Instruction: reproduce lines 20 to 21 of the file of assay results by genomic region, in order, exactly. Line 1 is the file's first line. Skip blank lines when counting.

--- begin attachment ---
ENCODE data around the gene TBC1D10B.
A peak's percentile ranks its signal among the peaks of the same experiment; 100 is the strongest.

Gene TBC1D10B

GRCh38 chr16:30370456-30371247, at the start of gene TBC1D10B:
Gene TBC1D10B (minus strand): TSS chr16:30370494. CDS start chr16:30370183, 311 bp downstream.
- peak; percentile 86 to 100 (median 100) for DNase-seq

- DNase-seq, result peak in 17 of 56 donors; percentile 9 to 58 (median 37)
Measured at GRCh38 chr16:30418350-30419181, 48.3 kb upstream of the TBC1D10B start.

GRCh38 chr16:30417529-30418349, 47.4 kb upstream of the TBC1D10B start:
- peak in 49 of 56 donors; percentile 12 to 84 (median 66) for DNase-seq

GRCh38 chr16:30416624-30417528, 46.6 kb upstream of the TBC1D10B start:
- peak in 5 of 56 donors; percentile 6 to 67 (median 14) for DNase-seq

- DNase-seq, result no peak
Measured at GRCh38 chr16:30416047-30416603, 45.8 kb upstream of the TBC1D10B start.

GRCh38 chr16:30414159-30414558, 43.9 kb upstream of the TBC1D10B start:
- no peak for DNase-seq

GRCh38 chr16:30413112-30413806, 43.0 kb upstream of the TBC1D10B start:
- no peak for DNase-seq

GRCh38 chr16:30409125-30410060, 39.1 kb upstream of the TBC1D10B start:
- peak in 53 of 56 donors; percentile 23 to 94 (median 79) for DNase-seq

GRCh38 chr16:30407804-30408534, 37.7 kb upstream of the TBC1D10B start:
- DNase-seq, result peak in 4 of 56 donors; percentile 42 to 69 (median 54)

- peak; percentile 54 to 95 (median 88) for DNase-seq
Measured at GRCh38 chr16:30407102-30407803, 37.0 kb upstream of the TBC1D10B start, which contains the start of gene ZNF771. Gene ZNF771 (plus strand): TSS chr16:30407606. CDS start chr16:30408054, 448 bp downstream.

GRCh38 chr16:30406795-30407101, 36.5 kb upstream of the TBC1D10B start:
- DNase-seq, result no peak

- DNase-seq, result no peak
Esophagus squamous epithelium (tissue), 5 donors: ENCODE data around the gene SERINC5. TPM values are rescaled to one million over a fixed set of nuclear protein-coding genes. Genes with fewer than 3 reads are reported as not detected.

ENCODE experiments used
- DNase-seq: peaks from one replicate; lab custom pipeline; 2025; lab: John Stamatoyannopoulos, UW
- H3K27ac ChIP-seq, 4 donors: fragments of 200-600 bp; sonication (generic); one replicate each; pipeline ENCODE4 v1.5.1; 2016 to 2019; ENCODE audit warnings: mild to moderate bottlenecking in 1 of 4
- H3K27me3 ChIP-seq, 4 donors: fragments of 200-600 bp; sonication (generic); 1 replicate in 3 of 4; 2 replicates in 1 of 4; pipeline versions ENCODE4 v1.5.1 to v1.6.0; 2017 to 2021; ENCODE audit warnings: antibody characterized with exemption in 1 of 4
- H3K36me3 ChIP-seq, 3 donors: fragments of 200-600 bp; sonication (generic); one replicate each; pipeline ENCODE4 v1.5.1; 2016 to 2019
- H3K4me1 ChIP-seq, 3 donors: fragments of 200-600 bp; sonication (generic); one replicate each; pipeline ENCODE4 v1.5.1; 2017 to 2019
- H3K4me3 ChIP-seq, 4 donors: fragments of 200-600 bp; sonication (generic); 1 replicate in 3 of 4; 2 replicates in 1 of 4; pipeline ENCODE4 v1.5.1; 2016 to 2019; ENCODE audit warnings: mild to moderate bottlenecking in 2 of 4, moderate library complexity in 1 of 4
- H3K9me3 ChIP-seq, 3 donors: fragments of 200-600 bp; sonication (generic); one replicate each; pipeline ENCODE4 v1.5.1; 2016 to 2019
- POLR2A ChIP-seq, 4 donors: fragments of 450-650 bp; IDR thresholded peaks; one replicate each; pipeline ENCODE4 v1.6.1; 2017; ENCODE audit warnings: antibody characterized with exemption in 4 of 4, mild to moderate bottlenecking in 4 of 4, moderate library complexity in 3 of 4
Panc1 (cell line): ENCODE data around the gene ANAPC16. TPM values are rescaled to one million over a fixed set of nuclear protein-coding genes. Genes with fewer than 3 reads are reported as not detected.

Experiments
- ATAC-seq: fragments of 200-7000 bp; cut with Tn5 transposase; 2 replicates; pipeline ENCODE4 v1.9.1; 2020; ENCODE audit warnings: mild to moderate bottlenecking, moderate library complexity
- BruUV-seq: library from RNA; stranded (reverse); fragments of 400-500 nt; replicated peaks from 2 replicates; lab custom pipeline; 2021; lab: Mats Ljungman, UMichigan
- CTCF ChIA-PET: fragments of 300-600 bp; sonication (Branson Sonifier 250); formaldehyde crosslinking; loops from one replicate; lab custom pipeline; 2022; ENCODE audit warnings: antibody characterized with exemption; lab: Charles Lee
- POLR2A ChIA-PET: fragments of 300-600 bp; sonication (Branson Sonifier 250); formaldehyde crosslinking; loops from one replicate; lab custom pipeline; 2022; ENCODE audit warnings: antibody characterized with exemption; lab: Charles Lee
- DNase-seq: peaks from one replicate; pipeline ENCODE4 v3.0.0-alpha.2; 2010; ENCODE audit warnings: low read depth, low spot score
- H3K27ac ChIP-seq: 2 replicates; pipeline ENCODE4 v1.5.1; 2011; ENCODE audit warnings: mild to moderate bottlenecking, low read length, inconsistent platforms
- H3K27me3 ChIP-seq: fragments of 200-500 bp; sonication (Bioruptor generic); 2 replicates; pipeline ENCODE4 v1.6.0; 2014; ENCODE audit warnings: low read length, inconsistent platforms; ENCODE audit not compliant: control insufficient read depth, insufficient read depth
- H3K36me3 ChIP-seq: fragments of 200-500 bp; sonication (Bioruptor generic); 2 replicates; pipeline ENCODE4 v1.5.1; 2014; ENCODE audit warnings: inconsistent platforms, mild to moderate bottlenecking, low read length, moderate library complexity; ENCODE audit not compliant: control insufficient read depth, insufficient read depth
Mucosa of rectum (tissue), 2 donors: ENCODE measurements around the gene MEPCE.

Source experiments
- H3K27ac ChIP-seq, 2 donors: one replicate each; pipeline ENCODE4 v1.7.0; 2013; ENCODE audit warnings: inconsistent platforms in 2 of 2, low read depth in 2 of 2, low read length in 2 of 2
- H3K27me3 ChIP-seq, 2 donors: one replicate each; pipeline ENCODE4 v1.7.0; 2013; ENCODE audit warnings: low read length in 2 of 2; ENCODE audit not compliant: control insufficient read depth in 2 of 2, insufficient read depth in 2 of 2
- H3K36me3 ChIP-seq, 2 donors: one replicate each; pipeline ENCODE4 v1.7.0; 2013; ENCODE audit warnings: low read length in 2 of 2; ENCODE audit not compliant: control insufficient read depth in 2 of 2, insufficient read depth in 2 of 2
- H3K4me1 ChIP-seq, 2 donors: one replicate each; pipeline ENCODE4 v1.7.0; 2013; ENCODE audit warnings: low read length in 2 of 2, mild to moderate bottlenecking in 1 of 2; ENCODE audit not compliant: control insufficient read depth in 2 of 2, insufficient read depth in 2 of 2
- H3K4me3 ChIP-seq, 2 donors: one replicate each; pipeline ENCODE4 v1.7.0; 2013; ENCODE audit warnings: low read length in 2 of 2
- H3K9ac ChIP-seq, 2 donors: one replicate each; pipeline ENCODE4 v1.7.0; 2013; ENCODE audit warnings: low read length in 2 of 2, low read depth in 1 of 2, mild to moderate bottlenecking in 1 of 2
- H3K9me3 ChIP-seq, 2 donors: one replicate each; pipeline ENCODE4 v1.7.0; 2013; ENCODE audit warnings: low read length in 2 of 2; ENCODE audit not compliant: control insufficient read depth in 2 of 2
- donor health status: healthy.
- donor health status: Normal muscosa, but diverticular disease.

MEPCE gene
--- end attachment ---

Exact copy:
- peak in 53 of 56 donors; percentile 23 to 94 (median 79) for DNase-seq

GRCh38 chr16:30407804-30408534, 37.7 kb upstream of the TBC1D10B start: